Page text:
dl324

Joined Mar 30, 2015
15,113
That's what does the circuit is supposed to do" But if you cut the power to a computer switch, the computer shuts down. I'm sure that if i put that padlock on my computer, my computer wouldn't be on for more than 30 seconds?
That's because you're not using the circuit the way the author intended. The power switch you're supposed to interrupt is used by the motherboard to turn the computer on. Once the computer is on opening the line on that switch won't turn the computer off.
But if you put the diode you suggested, then you don't really need the 555 relay no?
The author said the 555 is needed to be able to energize the relay and it's still needed because it also powers the circuit until the timer times out.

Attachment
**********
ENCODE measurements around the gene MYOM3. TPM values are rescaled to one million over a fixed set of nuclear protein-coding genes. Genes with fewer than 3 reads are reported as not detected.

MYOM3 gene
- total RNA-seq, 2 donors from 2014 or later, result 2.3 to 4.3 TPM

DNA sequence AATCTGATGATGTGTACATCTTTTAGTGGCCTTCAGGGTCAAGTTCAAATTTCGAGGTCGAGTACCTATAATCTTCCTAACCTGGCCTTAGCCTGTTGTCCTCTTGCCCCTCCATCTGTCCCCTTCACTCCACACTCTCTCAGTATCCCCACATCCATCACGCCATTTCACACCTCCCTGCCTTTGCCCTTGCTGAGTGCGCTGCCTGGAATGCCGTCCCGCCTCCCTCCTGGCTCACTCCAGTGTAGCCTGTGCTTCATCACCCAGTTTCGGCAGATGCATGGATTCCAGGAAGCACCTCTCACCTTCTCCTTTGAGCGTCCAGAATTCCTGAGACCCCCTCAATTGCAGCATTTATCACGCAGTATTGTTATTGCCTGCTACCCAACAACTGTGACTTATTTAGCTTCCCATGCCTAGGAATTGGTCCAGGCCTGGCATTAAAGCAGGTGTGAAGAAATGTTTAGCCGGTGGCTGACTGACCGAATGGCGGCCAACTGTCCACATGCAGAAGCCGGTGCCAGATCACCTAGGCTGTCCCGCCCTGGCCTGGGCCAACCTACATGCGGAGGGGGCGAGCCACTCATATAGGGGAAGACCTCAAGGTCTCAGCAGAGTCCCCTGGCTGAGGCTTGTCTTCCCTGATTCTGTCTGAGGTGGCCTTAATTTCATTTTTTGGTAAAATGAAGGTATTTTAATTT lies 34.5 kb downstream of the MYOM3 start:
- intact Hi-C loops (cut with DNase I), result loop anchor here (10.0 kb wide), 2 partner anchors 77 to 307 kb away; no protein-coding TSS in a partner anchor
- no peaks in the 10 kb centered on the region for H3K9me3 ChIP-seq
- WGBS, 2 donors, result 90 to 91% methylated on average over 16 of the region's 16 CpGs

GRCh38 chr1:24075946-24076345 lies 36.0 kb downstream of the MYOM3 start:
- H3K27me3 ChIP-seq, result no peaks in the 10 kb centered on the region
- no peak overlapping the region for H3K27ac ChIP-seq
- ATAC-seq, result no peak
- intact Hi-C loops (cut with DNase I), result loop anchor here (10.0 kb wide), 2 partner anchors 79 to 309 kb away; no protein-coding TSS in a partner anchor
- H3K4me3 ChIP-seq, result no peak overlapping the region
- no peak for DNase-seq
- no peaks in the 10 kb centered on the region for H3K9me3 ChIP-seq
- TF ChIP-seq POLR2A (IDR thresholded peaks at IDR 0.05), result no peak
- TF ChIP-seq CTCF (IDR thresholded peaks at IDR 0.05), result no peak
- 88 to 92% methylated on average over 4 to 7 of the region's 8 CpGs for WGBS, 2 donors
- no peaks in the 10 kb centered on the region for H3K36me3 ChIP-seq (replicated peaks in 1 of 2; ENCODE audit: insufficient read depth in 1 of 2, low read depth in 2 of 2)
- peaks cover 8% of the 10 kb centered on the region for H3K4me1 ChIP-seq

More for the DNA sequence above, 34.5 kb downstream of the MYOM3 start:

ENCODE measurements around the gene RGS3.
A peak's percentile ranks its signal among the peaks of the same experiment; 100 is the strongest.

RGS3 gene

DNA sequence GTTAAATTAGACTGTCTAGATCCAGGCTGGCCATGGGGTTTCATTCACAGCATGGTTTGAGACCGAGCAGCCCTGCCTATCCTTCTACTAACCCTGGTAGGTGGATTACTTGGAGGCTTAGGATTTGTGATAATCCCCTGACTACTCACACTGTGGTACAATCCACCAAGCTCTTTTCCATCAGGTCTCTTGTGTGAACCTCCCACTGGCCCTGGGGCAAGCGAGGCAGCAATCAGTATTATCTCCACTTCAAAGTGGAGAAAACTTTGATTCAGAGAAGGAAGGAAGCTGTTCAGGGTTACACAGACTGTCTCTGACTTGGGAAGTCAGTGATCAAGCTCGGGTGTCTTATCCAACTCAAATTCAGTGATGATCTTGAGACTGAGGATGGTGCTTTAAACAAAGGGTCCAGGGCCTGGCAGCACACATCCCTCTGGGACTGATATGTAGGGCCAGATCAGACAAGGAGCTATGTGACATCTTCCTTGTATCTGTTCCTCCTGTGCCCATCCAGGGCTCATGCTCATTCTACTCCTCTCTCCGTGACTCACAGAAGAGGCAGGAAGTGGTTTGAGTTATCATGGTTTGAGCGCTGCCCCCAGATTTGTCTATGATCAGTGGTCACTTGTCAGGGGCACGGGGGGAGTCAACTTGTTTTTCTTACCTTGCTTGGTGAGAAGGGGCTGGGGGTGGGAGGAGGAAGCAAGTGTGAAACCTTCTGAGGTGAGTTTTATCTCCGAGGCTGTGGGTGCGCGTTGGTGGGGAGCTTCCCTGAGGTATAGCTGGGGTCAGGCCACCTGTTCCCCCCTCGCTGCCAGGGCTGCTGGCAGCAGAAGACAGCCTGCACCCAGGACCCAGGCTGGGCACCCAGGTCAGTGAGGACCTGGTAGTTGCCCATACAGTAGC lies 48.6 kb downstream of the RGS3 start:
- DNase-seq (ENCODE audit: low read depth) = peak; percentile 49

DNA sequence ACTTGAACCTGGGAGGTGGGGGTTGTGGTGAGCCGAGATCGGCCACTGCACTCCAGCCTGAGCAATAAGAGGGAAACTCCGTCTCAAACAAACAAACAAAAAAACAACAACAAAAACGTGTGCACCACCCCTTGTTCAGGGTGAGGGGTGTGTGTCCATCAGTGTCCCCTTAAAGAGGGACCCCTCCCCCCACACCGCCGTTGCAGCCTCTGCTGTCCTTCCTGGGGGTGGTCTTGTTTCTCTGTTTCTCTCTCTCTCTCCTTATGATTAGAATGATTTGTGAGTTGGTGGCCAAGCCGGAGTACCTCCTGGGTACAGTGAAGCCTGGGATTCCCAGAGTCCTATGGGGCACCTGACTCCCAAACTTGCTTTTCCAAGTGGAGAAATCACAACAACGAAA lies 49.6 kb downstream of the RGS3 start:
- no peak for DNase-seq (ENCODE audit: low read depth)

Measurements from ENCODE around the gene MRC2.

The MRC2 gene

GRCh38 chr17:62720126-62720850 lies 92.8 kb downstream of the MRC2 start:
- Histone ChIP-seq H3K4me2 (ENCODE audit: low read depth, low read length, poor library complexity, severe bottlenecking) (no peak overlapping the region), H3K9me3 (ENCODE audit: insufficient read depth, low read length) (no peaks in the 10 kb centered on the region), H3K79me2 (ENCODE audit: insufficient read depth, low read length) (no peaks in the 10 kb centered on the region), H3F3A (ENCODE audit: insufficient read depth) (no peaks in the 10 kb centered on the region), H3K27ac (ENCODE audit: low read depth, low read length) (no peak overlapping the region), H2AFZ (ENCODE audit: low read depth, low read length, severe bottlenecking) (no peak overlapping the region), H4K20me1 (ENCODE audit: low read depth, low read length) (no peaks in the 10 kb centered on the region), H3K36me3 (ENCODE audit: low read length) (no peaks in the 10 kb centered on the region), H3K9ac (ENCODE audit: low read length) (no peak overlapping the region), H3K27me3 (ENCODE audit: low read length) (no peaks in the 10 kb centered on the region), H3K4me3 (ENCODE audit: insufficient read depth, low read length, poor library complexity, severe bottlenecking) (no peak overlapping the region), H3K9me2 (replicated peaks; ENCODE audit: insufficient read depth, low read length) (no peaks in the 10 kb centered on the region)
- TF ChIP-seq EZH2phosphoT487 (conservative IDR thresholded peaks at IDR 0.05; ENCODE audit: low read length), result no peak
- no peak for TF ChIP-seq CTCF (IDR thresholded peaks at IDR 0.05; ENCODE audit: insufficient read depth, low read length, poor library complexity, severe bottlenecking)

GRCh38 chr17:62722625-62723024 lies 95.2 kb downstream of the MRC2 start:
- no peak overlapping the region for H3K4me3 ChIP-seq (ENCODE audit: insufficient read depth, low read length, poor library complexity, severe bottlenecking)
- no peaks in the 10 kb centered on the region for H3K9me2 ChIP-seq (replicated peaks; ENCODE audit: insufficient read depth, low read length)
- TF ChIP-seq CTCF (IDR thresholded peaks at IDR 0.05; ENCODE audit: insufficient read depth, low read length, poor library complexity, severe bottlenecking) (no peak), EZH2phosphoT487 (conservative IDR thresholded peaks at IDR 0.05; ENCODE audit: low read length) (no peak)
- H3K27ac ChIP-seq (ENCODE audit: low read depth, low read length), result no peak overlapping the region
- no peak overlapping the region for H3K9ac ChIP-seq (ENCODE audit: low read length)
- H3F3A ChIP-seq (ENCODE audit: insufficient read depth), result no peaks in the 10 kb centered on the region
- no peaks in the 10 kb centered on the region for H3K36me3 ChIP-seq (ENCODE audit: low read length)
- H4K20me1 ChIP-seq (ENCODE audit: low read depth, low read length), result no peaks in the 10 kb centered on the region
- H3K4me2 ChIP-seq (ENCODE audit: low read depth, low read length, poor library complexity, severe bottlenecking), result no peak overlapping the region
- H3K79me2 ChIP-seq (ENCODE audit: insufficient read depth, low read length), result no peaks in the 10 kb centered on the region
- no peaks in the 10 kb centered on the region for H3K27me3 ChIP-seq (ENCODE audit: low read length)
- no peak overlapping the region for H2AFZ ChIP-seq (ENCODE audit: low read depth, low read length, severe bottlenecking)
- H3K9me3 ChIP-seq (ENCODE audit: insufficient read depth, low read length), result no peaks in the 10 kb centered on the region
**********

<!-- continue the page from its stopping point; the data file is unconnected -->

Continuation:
djsfantasi

Joined Apr 11, 2010
8,566
That's what does the circuit is supposed to do" But if you cut the power to a computer switch, the computer shuts down. I'm sure that if i put that padlock on my computer, my computer wouldn't be on for more than 30 seconds?
The led that you suggest makes more sense. You activate the padlock, use your computer and then when you're done, you turn it off. But if you put the diode you suggested, then you don't really need the 555 relay no?
Not a serious technical comment, but rather an observation. Which other(s) have made.

It appears that this circuit is merely a logic exercise and NOT a practical circuit to lock a computer or any device. IMHO, the 30 second timeout was implemented so various experiments could be performed using the circuit. As such, it is (again) not a practical lock circuit.